If you don't need big law money to pay off loans, you might consider something else. But I really like my job, at least 80% of the time. MeMail if you have more specific quesitons.
posted by dpx.mfx at 8:46 AM on June 28, 2008 [1 favorite]

If you have average grades at a top 5 school, you can still get an excellent government job. If what you're mainly interested in is government, and if you were willing to do it for the federal government (making a lot less money than the people who work at the big law firms), then why wouldn't you want to transfer that interest to other government jobs?

Seems to me you should clearly pursue your actual general interest, not just switch to a big law firm job just because you might not get the exact job you were envisioning.

And that's assuming that going to a top 5 school with average grades puts you out of the running for a federal government job. Is that really true? It strikes me as implausible, but I don't know. Make sure you look into that -- contact your career office.

From looking at your profile, I noticed you said this in another thread in a different context: "Essentially, you measure success based on how realistic your goals are. It seems simple, but you have to first establish what your goals are." Well, what are your goals? In your whole question, you've never said, "I would really like to ______." You're in an incredibly luxurious position that most law students would love to be in -- take advantage of it by pursuing what you really want to do.

I was in a similar (though not exactly the same) position as you -- feel free to MefiMail me.
posted by Jaltcoh at 8:58 AM on June 28, 2008

Just to clarify, regarding what Jaltoch says, it's not that I'm abandoning my interest to go to something I don't want to do. I'm really just curious - this is an option, indeed a popular option - that is open to me, and so I don't want to be overly dismissive.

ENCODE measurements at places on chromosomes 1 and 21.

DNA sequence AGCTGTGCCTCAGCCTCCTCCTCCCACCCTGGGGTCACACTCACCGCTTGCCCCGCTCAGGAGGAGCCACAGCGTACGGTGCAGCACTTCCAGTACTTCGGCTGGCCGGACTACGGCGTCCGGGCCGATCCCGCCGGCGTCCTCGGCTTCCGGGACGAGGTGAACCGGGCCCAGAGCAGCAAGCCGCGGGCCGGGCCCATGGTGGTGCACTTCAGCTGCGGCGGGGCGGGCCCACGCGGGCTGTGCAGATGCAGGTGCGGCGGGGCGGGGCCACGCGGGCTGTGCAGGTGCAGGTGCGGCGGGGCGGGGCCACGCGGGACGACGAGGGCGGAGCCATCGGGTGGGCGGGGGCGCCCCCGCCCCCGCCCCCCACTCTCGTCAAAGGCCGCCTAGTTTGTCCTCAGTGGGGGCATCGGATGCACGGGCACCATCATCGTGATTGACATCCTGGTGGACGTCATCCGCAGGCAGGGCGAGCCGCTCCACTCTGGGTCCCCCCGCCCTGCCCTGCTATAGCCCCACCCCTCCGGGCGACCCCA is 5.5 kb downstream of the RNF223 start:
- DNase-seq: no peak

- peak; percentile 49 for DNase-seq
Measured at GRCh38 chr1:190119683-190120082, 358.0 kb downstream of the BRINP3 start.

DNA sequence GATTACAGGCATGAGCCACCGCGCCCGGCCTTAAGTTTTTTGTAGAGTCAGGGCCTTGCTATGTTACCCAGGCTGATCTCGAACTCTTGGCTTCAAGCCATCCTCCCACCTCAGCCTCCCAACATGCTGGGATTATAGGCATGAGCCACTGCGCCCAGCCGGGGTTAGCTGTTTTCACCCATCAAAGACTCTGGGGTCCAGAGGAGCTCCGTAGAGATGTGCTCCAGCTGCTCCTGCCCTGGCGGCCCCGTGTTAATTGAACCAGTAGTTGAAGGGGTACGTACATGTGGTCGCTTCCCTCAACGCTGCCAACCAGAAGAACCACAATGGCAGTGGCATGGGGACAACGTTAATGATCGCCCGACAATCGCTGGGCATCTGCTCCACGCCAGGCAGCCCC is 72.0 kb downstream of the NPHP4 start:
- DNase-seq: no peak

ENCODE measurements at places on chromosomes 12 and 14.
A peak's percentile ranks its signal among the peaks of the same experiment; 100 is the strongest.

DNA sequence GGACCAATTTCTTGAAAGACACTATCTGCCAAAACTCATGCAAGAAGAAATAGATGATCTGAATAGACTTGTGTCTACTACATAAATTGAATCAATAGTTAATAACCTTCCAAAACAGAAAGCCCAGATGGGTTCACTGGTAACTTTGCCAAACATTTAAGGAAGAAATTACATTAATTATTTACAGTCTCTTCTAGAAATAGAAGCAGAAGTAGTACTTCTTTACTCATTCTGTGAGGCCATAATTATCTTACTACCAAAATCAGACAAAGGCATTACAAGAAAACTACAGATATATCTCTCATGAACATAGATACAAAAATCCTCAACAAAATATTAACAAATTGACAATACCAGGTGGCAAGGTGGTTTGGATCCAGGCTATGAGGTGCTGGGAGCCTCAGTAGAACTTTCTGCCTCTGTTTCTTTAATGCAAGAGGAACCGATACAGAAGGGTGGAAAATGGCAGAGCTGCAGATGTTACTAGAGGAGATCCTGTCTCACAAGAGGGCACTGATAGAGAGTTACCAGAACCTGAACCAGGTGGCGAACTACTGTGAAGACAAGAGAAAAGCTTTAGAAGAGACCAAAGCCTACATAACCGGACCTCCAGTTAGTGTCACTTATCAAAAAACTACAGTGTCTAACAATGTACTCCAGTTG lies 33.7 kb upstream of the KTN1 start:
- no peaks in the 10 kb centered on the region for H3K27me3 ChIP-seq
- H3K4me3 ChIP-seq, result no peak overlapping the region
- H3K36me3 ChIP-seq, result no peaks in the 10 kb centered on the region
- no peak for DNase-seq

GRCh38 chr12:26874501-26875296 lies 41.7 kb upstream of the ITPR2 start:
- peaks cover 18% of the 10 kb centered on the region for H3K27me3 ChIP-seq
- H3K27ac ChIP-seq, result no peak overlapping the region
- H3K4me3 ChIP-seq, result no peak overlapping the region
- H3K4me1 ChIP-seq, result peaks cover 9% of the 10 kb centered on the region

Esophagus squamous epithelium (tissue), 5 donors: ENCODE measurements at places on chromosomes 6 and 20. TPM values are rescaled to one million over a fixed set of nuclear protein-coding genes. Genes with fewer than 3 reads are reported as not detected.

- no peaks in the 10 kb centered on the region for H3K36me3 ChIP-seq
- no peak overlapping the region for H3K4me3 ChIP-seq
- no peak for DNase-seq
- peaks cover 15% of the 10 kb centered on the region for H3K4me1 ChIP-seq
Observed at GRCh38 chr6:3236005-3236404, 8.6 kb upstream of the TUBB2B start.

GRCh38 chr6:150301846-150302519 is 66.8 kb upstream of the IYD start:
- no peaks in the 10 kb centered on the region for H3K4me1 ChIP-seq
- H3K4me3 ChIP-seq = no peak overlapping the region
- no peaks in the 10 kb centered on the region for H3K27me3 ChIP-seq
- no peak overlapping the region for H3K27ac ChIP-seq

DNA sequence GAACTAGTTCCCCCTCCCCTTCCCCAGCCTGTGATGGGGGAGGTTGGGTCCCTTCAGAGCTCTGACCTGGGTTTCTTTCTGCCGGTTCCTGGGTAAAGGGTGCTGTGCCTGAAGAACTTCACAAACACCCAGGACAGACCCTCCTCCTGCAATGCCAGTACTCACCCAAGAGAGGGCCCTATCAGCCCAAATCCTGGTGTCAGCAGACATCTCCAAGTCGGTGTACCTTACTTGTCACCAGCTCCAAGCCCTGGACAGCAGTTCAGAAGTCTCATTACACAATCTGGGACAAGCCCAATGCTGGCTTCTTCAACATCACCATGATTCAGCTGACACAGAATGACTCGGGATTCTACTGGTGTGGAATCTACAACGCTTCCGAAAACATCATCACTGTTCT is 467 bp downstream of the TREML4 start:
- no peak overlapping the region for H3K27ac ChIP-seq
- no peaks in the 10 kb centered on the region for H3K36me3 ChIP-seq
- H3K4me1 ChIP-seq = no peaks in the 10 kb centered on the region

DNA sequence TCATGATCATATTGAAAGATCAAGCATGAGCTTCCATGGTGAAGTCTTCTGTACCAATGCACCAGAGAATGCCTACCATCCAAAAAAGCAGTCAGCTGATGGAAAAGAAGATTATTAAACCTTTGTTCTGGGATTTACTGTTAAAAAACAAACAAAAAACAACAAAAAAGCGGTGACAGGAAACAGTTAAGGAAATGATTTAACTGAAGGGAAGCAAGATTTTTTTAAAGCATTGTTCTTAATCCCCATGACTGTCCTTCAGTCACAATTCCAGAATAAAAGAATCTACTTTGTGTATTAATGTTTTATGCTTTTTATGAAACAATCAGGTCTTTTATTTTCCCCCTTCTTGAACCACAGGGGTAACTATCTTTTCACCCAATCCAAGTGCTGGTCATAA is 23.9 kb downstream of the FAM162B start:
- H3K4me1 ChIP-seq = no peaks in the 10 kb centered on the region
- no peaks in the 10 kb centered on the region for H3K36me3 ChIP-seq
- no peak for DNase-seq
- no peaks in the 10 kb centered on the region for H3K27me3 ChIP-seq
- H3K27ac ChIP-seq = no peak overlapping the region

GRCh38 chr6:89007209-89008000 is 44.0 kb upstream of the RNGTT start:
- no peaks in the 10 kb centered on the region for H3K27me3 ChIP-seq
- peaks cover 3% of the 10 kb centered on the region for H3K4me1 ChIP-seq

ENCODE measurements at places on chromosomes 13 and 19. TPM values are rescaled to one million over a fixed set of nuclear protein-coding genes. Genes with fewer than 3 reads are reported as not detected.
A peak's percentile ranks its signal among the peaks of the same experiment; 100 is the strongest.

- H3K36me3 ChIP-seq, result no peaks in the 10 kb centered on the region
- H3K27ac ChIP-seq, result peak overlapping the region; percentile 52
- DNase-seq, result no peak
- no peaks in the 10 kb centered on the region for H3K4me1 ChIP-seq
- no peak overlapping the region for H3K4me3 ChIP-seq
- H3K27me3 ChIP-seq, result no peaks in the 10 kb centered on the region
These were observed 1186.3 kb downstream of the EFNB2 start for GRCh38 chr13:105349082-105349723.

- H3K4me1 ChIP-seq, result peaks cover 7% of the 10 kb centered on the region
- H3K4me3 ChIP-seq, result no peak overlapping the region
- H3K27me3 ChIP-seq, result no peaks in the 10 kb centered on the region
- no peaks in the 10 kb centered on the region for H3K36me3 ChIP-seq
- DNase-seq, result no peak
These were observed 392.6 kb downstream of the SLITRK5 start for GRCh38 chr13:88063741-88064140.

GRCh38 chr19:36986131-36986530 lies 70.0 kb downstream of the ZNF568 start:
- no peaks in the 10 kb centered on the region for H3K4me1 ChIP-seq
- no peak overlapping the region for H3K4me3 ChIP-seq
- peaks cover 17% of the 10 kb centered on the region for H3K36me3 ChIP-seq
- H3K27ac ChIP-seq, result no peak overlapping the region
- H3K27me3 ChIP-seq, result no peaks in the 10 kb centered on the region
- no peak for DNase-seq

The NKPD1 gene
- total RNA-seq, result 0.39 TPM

In fact, I've worked fairly extensively at the state government level and enjoyed it a great deal. Going back to do that work is not at all out of the question - it would just require me moving back somewhere I like but not necessarily where I want to be at this point in my life.

And as for the government job, I'm talking about the various honors programs, and my understanding is indeed that they are extremely competitive and that my grades might not be sufficient. Something I've heard previously suggested perhaps top third of the class, but I'm not really sure. In any case, I'm absolutely applying, I just can't do so with enough confidence to think I'll likely be successful.

And of course I realize I'm in a great position, and I am not meaning for anything said to sound like a complaint - it's truly not. Several paths that I might take sounds like they'd suit me quite well, I just prefer to be better informed about the paths I'm unfamiliar with.
posted by ecab at 9:31 AM on June 28, 2008

follow-up from someone who would prefer to remain anonymous
I spent eight years in the New York office of one of the biggest firms after graduating from one of the top two law schools. I do not regret for one minute having done so, but I am very, very happy to be pursuing a different path now.

To answer your question as to what a big-firm lawyer actually does, well, I often describe it as being a graduate student but with a lot more at stake financially. As a disputes lawyer, I did a number of things, but a lot of the time I was researching or writing. Some of what I wrote was heavily analytical, and some was more about reporting facts, but everything had to be incredibly precise. Just about everything went through many, many drafts. We would all - from junior associates to senior partners - end up having others proofread and edit each other's drafts. The work was not done until it was done: something might take half an hour or 72 hours, but it needed to be finished regardless. If I took a day off (which didn't happen much), the work just piled up. There were also plenty of meetings, hearings, depositions, etc. These also took a lot of preparation and required a lot of attention to detail. As I said before, all this could be incredibly interesting and stimulating, but it could also be incredibly draining, and not every matter was exciting.